Jim Leger is comfortable in the spotlight. As a senior captain of the Maine Black Bears, he’s a celebrity throughout the state. An obvious BMOC at Orono and a hero to youth players in rinks from Boston to Bangor.
Yet Leger has generally kept his life off the ice out of the limelight. Until now, that is. The secret’s out: Jim Leger is the recipient of the 2000 Humanitarian Award, given annually to “college hockey’s finest citizen.”
The senior from Saugus, Mass., is the fifth person to win the award, although the Humanitarian committee prefers the term “recipient,” since according to director Jeffery Millman, “all the nominees are winners.”
Leger, who excels in school as well as in the community, has never made a big deal out of commitment to volunteerism.
“I don’t volunteer to be recognized,” he said.
It was only after his school nominated Leger for the Humanitarian Award that this part of his life became public.
“We found out things about him that even we never knew he did,” said his father, Jim. “He doesn’t brag about them.”
“My reward has always been to see a smile on someone that I have helped,” said Leger, whose vocation began when attending Phillips Andover Academy.
“I was a junior at the time. The professor asked if there was anyone in class that wanted to help out with bilingual kids. We would go to the class and discuss poetry. The kids would also write poetry.”
That fueled his desire to get more involved with children, so he began working with handicapped kids, getting his fellow athletes at Phillips Andover to join him.
“We would do anything with them that they wanted,” he said of the mentally challenged kids that he worked with. “We would play with them if they wanted, or we would sit and just hang out with them.”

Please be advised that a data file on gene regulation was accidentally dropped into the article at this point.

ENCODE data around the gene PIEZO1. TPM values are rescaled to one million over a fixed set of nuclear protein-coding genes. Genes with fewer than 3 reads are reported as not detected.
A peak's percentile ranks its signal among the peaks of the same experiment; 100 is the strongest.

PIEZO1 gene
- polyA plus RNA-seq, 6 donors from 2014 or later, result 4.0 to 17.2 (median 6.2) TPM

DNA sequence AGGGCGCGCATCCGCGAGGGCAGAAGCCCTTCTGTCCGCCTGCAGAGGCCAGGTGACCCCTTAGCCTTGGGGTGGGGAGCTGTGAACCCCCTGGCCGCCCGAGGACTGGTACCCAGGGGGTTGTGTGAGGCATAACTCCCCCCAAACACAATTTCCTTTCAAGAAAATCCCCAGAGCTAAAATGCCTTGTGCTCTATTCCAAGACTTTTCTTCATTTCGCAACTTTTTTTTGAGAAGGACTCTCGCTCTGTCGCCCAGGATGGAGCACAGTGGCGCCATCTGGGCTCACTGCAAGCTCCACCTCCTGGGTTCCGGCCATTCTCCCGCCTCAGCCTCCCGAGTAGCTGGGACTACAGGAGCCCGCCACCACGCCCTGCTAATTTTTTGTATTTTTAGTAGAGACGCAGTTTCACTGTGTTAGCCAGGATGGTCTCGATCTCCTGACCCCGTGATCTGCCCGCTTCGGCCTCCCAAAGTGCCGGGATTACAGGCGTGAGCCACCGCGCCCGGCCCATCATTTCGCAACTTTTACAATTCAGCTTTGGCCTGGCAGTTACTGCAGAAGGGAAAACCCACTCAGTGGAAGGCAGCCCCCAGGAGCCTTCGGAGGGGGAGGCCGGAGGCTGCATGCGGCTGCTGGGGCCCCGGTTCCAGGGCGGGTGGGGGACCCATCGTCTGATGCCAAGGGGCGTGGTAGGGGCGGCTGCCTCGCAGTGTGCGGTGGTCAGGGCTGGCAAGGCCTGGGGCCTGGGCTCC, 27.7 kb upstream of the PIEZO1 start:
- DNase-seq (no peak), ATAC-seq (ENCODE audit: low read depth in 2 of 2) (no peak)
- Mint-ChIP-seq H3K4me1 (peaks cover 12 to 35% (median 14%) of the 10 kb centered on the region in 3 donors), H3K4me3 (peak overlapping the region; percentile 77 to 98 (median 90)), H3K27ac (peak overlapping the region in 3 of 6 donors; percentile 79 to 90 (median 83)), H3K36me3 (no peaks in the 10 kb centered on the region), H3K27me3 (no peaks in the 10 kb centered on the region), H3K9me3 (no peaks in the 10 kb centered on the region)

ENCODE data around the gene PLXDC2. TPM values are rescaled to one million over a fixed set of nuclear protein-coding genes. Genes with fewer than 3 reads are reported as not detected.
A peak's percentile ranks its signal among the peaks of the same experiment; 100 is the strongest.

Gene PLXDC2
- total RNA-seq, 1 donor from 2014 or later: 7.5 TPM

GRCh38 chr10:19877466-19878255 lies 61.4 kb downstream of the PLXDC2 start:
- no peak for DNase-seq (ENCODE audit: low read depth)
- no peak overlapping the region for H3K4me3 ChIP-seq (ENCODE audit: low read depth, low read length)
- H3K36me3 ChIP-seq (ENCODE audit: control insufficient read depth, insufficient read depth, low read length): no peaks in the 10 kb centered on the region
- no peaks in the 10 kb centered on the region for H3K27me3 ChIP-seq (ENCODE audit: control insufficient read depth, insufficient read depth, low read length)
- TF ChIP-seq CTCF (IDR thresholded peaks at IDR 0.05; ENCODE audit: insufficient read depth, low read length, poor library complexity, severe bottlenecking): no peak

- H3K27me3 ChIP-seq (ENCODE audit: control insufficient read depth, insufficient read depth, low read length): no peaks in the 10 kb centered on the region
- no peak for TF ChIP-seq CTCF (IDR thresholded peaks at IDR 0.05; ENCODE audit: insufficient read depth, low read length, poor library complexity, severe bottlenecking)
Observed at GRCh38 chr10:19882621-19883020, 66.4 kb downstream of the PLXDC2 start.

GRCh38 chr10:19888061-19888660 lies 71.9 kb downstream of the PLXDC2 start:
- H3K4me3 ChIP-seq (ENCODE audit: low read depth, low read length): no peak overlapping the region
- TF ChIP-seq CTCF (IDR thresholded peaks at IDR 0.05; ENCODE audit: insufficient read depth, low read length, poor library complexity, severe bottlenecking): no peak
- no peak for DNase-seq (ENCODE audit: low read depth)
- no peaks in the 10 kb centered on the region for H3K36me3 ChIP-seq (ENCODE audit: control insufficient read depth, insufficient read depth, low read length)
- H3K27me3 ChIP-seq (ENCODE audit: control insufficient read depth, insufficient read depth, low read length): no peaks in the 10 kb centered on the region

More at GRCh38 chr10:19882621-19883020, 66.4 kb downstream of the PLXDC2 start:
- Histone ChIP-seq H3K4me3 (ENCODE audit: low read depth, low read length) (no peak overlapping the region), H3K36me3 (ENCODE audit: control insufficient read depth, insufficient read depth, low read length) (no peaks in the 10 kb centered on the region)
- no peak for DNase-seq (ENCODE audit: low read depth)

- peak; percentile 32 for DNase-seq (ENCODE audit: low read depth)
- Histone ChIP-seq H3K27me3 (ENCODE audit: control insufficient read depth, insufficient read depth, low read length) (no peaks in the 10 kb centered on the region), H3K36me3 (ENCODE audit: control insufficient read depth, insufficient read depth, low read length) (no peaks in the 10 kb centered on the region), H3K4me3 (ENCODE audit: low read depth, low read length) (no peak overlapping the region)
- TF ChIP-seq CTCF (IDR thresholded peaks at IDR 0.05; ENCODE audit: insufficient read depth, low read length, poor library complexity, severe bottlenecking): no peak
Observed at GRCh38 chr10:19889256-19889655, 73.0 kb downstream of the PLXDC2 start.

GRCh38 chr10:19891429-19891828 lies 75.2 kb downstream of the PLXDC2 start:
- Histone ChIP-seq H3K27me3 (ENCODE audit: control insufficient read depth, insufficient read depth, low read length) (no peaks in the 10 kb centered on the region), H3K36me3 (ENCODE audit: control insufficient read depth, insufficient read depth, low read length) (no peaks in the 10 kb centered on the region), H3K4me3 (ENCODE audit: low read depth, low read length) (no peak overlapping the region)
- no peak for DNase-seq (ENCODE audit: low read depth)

Leger next played for the Stratford Catillions in Ontario, and pitched in there was well. He began working with elementary school children, tutoring the ones needing special help, as well as coaching youth teams.
“You should see a hockey player coach a girl’s basketball team,” he said. “But we went to the county playoffs and we had one of the most successful teams they had in a long time.”
Leger then went to Maine, where he made the hockey team as a walk-on. He scored 20 goals and 20 assists in his four years, including nine goals and nine helpers this season. Two of the nine tallies were game-winners, and two came shorthanded.
The business major, who was voted “most inspirational” and “unsung hero” by his teammates, received the Dean Smith Award as the top male scholar athlete at Maine, compiling a 3.67 grade-point average.
Still, Leger had time to turn his volunteerism up several notches, including organizing a record-setting Toys for Tots program, serving as the Grand Marshal for the local Walk for Multiple Sclerosis, and devoting countless hours to kids in schools and hospitals in the Orono area.
“He has a special interest in helping children,” said Maine assistant athletic director Tracey Flynn. “If a volunteer is needed, Jim can be counted on to be there. Better yet, when he participates in a community service activity, he invites fellow student athletes along.”
He takes his captainship very seriously, helping teammates with their studies and offering guidance on and off the ice.
“If you have a problem with anything,” said teammate Cory Larose, the Bears’ leading scorer this season, “you just go to Jimmy.”
“The term ‘role model’ is frequently used by people who come in contact with Jim,” said co-founding trustee Nicholas Lopardo. “He truly personifies this award.”
As far as the future goes, Leger graduates in a month and says that he would like to continue playing hockey somewhere. Wherever that may be, they’ll be some lucky teammates and children.
“I plan to continue volunteering even after I graduate,” he said.
“I can’t see myself stopping.”